The Gaslight Dogs by Karin Lowachee
I usually don’t buy newly published titles, even if I really want to read them; I’m always worried that I won’t like it enough to keep it. (This worry can be directly traced to Gregory Maguire’s A Lion Among Men.) But a Barnes & Noble in my area closed recently, and as I scooped up some lovely half-price Austens, I saw The Gaslight Dogs and made a decision–the eight dollars I’m saving by boycotting The Last Airbender ought to be used to support multicultural fantasy. It was a good decision.
The Gaslight Dogs starts off with a murder; Sjennonirk, the ankago (or spiritwalker) of her Aniw tribe, kills a Kabliw (or Ciracusan) man attempting to invade her home and attack her family. For this act of self-defense, Sjenn is forcibly removed from her tundra home and taken to Nev Anyan to stand trial. But she is offered a way out by the formidable General Fawles. In return for her freedom, she must teach Fawles’ son, Jarrett, the ways of the ankago, because, much to Sjenn’s (and Jarrett’s) surprise, Jarrett possesses a little spirit similar to Sjenn’s own Dog…
The learning curve for Lowachee’s world is fairly steep, I have to admit. She tosses you in the deep end, and the occasional use of two names to mean one people can be disorienting. But if you stick with it, it proves quite rewarding. While there are obvious parallels with the American Civil War, Lowachee hasn’t simply scraped the serial numbers off but has instead kept things fresh but familiar. The system of “magic” (Sjenn doesn’t like the term) is well crafted and surprisingly straight-forward. I especially loved the variations of it from tribe to tribe. I have to admit, I was a little worried about the implications of a white man co-opting a native “magic”, but it resolves itself. Lowachee doesn’t make it whites versus indigenous peoples, but “civilized peoples” versus the indigenous peoples of Ciracusa. The two main religious characters are both black, and it’s implied that Ciracusa has alliances with and immigrants from all over the world. I thought that was very well-done.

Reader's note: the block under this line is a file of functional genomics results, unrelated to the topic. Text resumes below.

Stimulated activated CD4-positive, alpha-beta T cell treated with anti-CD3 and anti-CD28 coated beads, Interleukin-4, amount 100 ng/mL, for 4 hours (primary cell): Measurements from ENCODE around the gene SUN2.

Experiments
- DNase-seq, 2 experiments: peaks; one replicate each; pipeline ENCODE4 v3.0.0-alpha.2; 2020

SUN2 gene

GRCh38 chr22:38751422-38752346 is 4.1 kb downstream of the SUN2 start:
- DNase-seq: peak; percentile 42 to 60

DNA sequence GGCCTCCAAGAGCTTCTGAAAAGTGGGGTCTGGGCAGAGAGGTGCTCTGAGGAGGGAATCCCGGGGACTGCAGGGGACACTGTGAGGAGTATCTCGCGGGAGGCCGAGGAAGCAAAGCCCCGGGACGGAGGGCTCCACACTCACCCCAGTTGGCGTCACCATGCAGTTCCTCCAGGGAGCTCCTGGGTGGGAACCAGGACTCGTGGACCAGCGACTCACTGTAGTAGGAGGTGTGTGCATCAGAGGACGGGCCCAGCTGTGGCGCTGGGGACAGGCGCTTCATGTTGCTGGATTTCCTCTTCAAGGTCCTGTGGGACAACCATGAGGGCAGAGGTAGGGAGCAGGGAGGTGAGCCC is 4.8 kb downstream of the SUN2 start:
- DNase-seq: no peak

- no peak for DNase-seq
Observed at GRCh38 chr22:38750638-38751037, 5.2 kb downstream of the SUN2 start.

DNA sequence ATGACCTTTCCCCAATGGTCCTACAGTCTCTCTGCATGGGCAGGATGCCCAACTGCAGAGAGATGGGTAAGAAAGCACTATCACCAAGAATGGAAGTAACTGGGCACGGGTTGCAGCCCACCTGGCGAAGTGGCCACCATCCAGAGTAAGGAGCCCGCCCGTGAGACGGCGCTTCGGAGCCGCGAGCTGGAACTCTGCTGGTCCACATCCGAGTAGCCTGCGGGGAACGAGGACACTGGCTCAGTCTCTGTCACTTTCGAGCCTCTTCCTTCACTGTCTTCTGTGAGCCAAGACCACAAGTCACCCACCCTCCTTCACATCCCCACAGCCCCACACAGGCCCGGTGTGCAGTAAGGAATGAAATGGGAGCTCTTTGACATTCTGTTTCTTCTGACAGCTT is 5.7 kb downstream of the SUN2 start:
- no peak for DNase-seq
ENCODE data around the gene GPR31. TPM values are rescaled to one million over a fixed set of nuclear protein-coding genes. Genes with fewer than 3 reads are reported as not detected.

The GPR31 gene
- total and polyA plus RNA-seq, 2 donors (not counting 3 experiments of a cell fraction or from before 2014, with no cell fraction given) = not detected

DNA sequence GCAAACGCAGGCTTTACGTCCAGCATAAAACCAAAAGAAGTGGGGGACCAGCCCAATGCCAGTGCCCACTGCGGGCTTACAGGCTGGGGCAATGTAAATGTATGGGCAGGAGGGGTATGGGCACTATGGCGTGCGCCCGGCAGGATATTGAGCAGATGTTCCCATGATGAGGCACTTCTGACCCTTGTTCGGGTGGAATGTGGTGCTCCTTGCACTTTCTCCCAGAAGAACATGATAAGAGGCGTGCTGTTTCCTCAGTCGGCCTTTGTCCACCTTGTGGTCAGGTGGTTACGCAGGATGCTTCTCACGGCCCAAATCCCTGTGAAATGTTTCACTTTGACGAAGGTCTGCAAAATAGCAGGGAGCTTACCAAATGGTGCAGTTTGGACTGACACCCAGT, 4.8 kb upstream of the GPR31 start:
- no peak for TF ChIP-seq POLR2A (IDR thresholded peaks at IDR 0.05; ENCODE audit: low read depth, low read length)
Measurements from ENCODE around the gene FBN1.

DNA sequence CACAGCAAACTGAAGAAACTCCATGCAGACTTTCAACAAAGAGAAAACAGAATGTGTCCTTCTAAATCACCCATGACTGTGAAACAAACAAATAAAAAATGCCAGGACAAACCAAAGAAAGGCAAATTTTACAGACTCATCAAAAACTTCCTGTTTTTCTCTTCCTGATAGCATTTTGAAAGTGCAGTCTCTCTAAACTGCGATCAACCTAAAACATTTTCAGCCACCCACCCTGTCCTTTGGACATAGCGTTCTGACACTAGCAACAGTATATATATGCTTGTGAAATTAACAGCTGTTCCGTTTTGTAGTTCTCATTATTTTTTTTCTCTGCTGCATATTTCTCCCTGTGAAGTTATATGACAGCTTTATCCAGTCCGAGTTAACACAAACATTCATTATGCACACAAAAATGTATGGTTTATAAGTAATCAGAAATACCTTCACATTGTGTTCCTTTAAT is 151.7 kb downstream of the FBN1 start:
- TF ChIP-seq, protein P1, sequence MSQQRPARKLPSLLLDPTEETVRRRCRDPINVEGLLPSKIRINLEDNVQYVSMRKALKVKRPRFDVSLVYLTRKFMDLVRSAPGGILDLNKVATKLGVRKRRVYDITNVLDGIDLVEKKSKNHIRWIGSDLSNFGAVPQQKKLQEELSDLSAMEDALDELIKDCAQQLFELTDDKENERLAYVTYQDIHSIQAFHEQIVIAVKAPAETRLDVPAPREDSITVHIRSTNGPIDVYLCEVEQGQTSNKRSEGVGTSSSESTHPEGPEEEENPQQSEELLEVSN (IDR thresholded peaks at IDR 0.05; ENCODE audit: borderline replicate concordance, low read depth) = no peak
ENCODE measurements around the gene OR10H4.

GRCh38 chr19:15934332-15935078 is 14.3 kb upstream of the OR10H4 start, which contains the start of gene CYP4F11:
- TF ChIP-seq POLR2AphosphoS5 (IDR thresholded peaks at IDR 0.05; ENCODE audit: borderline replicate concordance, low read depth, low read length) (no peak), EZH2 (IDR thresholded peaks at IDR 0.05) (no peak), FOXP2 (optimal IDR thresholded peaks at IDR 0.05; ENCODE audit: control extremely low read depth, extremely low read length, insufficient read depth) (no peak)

I didn’t expect Jarrett to be such a main character. In the short interview in the Orbit edition, Lowachee mentions that she loved writing him. He’s a bit of a roustabout but a good military man, chafing under the inescapable reach of his father and rejecting his little spirit and all its implications. He’s nicely complex, and I enjoyed his character arc. But in all honesty, I usually couldn’t wait to see Sjenn. She’s calm, capable, and straight forward, with little taste for the complications of the Ciracusans. Seeing things through her eyes was intriguing, and watching her miss the Land and realize she needs to protect her people from the Ciracusans more and more is heartbreaking. Other standouts in the cast include Qoyotariz, who Lowachee describes as “enigmatic” and “slightly insane” (although I would use much stronger language), and Sister Oza, a priestess representing the Church of the Seven Deities’ interests in the military.
While The Gaslight Dogs isn’t a mad dash against time, it’s wildly compelling–I had trouble putting down to get ready for the day! Half of it is Lowachee’s writing and the other half are the terrific characters–Sjenn is especially vivid. While the ending is ripe for a sequel, it’s still satisfying and resolves a main character’s story arc. The climax does, however, take place mostly off-screen, which gives me pause and it did take a little bit to digest the ending. But all in all, I found it to be quite satisfying.
Bottom line: With terrific characters and a historically familiar but very fresh world, The Gaslight Dogs is ridiculously compelling. While the learning curve is a bit steep, it’s well worth it.
I bought this book from Barnes & Noble.